Delta buys $1.9bn LATAM stake, snatching partner away from American Airlines

Delta buys $1.9bn LATAM stake, snatching partner away from American Airlines
The LATAM deal is Delta’s largest since it merged with Northwest Airlines a decade ago. (AFP)
Updated 27 September 2019

Delta buys $1.9bn LATAM stake, snatching partner away from American Airlines

Delta buys $1.9bn LATAM stake, snatching partner away from American Airlines
  • The surprise deal with Latin America’s largest carrier will give Delta a much bigger footprint in the region
  • The LATAM deal is Delta’s largest since it merged with Northwest Airlines a decade ago

CHICAGO: Delta Air Lines said on Thursday it would buy a 20 percent stake in LATAM Airlines Group for $1.9 billion, creating a major new airline partnership and ending the Chilean carrier’s ties with American Airlines.
The surprise deal with Latin America’s largest carrier will give Delta a much bigger footprint in the region, a key growth market in which LATAM flies to dozens of destinations including cities in Argentina, Peru and Brazil.
The LATAM deal is Delta’s largest since it merged with Northwest Airlines a decade ago.
American Airlines Group Inc, which has long been the leading US carrier in the region and was pursuing a deeper route alliance with LATAM, said the loss of its Chilean partner would not have a significant impact on its financial results.
American added that its LATAM partnership had limited upside after the Chilean Supreme Court struck down the two carriers’ plans for further route cooperation that would have also involved oneworld alliance members British Airways and Iberia.
“This is a body blow for American, but not a lethal body blow. It means that Delta will have more access to Latin America than it did before, but American already has much of that in its back pocket,” independent aviation analyst Mike Boyd said.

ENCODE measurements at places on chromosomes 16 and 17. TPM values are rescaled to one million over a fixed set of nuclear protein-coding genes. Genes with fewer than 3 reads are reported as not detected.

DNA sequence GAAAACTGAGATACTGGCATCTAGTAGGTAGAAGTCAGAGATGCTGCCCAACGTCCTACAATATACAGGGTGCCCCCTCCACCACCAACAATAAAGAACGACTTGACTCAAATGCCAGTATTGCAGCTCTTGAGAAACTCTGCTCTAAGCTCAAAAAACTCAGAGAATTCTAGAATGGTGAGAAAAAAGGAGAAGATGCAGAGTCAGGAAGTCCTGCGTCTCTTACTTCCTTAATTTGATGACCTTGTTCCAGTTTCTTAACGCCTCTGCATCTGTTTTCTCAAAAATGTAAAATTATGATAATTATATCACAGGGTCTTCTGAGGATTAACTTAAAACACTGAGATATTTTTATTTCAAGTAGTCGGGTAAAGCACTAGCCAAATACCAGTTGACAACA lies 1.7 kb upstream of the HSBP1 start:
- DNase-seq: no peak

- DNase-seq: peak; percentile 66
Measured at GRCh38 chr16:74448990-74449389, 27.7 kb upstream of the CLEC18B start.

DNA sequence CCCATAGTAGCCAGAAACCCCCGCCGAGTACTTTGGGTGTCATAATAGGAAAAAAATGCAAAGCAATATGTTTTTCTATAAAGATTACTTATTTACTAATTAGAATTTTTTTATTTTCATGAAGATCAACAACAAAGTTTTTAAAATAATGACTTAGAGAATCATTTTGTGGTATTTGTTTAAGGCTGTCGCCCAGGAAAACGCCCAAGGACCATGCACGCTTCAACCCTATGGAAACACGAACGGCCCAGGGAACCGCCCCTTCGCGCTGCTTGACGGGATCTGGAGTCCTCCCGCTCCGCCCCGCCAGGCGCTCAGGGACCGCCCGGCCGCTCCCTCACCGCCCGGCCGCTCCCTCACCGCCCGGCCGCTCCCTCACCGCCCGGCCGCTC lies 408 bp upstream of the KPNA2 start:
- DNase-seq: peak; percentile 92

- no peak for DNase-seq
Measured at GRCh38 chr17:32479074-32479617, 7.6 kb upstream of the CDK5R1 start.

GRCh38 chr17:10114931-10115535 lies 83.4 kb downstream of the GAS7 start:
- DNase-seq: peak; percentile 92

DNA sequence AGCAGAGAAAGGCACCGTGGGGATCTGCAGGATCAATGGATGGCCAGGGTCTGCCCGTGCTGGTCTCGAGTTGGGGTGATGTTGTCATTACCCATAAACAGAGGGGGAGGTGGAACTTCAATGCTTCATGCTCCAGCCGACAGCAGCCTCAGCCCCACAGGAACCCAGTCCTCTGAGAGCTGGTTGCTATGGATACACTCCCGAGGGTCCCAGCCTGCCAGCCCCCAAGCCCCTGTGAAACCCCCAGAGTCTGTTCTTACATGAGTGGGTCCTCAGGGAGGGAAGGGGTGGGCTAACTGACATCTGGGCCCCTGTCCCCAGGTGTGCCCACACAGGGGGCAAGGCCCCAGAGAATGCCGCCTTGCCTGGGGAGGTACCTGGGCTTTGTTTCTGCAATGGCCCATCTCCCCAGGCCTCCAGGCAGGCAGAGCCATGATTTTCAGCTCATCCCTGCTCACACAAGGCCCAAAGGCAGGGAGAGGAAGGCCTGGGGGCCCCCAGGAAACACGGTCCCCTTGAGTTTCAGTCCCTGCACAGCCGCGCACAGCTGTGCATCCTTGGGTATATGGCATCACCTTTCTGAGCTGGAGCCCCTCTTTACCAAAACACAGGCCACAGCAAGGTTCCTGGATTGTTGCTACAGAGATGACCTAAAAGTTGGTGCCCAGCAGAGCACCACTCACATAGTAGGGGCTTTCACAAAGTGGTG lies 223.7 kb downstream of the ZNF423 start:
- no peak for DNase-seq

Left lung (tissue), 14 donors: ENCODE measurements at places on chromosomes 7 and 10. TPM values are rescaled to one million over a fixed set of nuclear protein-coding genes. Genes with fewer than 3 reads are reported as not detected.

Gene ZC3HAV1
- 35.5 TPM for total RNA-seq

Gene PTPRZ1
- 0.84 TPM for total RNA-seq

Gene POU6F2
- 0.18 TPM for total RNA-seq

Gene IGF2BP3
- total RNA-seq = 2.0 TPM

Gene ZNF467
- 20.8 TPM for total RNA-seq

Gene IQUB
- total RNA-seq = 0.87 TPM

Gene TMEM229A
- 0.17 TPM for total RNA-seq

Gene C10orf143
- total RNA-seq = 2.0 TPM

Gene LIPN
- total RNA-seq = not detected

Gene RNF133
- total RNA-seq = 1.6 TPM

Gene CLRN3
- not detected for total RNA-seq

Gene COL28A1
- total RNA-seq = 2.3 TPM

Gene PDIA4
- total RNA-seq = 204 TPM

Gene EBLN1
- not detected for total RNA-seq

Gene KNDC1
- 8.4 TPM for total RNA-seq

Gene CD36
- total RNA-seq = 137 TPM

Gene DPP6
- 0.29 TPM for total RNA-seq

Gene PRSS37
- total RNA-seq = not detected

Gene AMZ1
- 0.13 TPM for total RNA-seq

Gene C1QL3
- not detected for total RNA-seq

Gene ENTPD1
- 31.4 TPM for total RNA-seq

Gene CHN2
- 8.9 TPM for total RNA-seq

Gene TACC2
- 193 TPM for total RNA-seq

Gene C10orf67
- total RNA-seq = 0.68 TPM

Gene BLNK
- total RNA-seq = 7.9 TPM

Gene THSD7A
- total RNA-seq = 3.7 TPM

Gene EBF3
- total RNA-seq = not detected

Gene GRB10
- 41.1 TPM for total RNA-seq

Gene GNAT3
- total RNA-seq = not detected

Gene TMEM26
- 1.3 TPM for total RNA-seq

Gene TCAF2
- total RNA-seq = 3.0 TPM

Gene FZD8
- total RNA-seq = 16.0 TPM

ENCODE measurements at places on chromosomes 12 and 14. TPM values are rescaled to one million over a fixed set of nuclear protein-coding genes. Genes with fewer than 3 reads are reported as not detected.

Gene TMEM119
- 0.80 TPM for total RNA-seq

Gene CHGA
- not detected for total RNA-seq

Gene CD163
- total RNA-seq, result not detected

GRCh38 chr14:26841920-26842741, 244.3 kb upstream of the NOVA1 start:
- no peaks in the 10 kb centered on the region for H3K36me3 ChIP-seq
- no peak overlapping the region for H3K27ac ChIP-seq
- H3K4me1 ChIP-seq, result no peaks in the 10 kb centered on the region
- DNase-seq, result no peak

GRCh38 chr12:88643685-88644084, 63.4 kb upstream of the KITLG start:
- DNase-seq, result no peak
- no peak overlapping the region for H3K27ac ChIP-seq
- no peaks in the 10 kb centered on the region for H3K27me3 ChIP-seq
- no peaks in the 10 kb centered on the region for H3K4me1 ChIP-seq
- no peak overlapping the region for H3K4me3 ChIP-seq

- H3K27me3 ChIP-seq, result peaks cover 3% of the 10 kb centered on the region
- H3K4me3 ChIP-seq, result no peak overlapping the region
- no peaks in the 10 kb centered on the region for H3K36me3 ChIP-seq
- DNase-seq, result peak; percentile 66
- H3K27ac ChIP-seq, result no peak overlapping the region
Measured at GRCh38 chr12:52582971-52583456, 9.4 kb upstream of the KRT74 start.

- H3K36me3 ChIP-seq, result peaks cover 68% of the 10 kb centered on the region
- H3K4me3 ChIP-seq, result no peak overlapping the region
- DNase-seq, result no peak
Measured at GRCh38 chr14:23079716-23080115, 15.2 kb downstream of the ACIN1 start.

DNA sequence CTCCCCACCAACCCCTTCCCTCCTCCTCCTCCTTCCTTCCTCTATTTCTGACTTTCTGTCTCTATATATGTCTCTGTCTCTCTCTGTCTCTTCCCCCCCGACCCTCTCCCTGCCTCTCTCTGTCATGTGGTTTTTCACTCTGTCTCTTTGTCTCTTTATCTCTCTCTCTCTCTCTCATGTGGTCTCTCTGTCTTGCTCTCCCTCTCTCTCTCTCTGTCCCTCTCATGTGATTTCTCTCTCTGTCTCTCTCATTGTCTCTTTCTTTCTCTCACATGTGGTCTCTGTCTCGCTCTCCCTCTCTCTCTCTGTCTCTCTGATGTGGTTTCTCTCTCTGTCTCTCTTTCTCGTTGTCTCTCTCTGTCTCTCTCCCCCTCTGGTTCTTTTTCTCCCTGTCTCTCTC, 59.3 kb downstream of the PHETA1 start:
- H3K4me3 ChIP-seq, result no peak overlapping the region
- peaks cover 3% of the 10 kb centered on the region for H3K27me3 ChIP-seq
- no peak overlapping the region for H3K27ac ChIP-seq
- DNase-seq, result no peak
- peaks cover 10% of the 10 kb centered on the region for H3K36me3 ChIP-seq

Following its tie-up with Delta, LATAM will exit oneworld and pursue route options with Delta and its partner Grupo Aeromexico, which belong to the rival SkyTeam alliance. It has not, however, decided whether to officially join SkyTeam.
Oneworld said LATAM had advised it would leave the alliance in “due course” in line with contractual requirements, without naming a specific date.
Airlines increasingly have bilateral codeshare arrangements outside major alliances. Qantas Airways Ltd, a oneworld member, said it would retain its codeshare partnership with LATAM despite the Chilean carrier’s departure from the alliance.
As a result of the deal, Delta will sell its stake in Brazil’s largest airline Gol, a LATAM rival.
Delta does not expect regulatory obstacles for its tie-up with LATAM, where it will gain representation on the board of directors. The plan envisions growth for both carriers, which currently overlap on only one route, Chief Executive Ed Bastian told Reuters.
“I think it’s a great fit,” he said.
Atlanta-based Delta expects the LATAM deal to be accretive to earnings per share over the next two years and add $1 billion in revenue growth over five years, Bastian said.
Delta is using newly issued debt and available cash for the deal. It will also provide LATAM with an additional $350 million to help it transition out of oneworld and plug into Delta’s network.
The two can start code-sharing before they receive government, regulatory and anti-trust approval for the larger tie-up, a process Bastian said he expects to take between 12 and 24 months.
Delta will also acquire four A350 aircraft from LATAM and assume LATAM’s commitment to purchase another 10 A350s to be delivered between 2020 and 2025 for an undisclosed sum.
Apart from its stake in Grupo Aeromexico, Delta also has holdings in Air France KLM, China Eastern, Virgin Atlantic and Korean Air Lines Co’s parent company.